Choosing Plot Types

Before this segment, you have seen a lot of different types of plots. Each of the plot types is good at communicating a specific type of information. Which means, in certain situations, certain plot types are preferred over the others. So, how do you select the best possible plot type in a given situation? To answer this question, you need to first define the objective of creating a plot. A good visualisation, along with the right type of graph, presents the relationship between different variables effectively and allows you to analyse them at a quick glance. Let’s take a look at some principles that can help you select the right type of chart. Let’s hear about selecting a plot type from Behzad.

Let’s summarise the points discussed in the video. 


These charts can be used when you want to compare one set of values with other sets of values. The objective is to differentiate one particular set of values from the other sets, for example, quarterly sales of competing phones in the market. The following two types of charts are used to show a comparison:  


You would need to use a composition chart to display how the various elements make up the complete data. Composition charts can be static, which shows the composition at a particular instance of time, or dynamic, which shows the changes in the composition over a period of time. Two of the popular composition charts are as follows:

The pie chart is by far the most common way to represent static composition, while the stacked column chart can be used to show the variation of composition over a period of time.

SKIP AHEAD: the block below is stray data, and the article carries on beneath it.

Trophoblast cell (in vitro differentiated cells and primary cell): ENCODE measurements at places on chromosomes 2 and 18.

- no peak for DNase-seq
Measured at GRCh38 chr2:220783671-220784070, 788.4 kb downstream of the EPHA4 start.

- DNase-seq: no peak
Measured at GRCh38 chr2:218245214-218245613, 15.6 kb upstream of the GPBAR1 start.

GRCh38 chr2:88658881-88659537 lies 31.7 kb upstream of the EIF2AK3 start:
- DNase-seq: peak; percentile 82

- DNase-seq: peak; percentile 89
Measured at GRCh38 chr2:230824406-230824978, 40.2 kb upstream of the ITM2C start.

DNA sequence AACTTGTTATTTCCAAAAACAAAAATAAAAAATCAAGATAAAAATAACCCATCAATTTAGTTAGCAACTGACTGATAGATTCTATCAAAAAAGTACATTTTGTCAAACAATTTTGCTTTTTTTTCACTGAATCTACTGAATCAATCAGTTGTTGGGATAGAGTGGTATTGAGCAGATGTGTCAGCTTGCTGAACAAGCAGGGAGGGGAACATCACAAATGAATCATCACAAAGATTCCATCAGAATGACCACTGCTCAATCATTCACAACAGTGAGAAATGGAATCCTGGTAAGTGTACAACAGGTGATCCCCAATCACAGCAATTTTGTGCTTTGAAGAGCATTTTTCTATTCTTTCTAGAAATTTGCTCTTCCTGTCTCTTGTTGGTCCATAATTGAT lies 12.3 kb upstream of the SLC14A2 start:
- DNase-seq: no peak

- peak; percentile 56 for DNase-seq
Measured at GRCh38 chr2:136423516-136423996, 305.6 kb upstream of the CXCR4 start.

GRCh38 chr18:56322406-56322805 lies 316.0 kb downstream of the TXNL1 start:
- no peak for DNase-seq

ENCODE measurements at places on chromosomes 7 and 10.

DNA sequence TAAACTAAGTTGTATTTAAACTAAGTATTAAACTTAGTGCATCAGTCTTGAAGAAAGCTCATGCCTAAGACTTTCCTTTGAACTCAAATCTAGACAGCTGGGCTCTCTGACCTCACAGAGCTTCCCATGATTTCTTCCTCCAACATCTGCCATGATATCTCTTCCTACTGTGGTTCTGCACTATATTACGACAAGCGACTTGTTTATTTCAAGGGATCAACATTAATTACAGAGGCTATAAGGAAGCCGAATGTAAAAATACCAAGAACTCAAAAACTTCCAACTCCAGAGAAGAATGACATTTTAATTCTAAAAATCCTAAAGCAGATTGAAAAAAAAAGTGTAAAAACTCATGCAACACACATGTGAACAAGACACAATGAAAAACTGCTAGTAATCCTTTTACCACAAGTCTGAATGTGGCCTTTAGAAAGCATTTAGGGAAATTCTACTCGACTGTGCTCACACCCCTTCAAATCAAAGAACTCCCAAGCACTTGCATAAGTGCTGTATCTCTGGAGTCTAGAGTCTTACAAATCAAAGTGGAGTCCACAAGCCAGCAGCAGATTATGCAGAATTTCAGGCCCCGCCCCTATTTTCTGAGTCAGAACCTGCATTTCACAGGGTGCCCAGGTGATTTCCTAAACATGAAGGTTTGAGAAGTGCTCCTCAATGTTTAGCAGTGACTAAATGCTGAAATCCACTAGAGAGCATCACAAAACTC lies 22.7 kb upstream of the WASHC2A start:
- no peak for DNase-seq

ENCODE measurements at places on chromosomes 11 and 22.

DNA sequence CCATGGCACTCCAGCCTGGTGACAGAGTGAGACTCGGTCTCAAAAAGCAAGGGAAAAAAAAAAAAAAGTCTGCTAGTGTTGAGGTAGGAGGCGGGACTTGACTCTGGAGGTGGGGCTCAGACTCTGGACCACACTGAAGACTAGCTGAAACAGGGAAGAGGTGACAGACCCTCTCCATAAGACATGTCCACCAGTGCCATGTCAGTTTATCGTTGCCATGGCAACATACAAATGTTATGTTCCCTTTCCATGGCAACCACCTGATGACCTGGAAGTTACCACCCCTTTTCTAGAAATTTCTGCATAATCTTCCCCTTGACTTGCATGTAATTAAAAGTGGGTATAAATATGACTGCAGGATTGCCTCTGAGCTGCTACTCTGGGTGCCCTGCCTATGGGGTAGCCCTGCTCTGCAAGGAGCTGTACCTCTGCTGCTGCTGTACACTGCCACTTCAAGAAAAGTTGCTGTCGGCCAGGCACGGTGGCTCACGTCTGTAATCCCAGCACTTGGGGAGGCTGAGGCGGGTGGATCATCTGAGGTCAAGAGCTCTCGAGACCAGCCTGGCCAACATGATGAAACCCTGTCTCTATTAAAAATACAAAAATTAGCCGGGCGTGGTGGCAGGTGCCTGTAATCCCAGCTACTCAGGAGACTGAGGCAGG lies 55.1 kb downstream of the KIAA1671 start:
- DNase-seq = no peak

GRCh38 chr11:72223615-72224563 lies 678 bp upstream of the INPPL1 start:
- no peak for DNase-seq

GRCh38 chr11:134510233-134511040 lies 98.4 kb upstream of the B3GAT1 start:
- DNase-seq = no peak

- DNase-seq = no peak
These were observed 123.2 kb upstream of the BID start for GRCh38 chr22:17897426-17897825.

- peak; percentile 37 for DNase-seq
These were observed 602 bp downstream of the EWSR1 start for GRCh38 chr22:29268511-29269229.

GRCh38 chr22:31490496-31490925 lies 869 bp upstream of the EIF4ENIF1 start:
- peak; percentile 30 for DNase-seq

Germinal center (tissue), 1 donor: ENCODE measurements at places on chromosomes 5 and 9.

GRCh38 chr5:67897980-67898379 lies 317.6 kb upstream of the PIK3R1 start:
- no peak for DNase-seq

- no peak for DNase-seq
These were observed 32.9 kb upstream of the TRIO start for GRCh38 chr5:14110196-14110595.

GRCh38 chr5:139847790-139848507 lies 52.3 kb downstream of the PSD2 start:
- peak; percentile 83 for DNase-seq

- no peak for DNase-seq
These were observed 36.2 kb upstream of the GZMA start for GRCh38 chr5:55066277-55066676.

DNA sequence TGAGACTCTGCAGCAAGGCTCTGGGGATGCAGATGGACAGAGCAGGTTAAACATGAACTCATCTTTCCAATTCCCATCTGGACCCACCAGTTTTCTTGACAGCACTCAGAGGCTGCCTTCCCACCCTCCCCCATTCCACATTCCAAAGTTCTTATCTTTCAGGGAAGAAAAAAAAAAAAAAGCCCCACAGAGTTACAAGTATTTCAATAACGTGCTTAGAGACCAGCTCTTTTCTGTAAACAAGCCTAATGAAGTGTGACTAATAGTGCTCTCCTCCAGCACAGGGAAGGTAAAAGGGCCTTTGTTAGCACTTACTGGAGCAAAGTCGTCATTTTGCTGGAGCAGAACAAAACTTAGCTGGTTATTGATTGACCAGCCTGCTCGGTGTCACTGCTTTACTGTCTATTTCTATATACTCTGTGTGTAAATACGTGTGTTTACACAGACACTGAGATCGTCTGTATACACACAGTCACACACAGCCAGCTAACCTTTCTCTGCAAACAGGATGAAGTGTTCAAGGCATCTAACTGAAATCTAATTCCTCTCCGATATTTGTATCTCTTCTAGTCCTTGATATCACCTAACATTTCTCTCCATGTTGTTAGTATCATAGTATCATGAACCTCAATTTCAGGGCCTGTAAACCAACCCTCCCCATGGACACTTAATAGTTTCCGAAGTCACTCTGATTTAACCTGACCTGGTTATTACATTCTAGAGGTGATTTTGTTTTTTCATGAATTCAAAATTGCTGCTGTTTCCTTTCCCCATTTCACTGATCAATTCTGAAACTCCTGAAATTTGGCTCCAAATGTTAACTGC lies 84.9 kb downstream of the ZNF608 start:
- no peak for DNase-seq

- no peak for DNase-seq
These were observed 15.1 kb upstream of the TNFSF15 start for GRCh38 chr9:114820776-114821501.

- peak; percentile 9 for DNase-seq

A relationship chart helps in visualising the correlation between variables. It can help in answering questions such as ‘Is there a correlation between the amount spent on marketing and the sales revenue?’ and ‘How does the gross profit vary with the change in offers?’. Two of the most common types of charts used to visualise relationships between variables are as follows:

A scatter plot can help correlate two variables, whereas a bubble chart adds one more dimension, i.e., the size of the bubble (usually indicative of the frequency of occurrence of that particular data point)


A distribution chart tries to answer the question ‘How is the data distributed?’. For example, suppose you asked everyone their age in a survey. Using a distribution chart will help you visualise the distribution of ages in the data set. The distribution can be over a variable, or it can also be over a period of time. Two of the most commonly used charts for visualising distribution are as follows: 

Histograms are quite good at displaying the distribution of data over intervals, whereas scatter plots are good at visualising the distribution of data over two different variables. 

These are the most common objectives of data visualisation, and the aforementioned types of charts help in achieving these objectives. However, this list is not exhaustive; you can always find more goals to create a visualisation. One of the key takeaways from this segment is to observe the chart that you have prepared and check whether it serves the purpose for which it was created. If it does serve the purpose, then you have created the right type of chart. If it doesn’t, then you need to try other options to make the message of the chart very clear.

You can apply your learnings from this segment in the practice notebook attached below.

Please try to solve the problems by yourself first. Once you are done trying to solve the problems, you can take a look at the solutions attached below. 

In the next segment, we will summarise all your learnings from this session.

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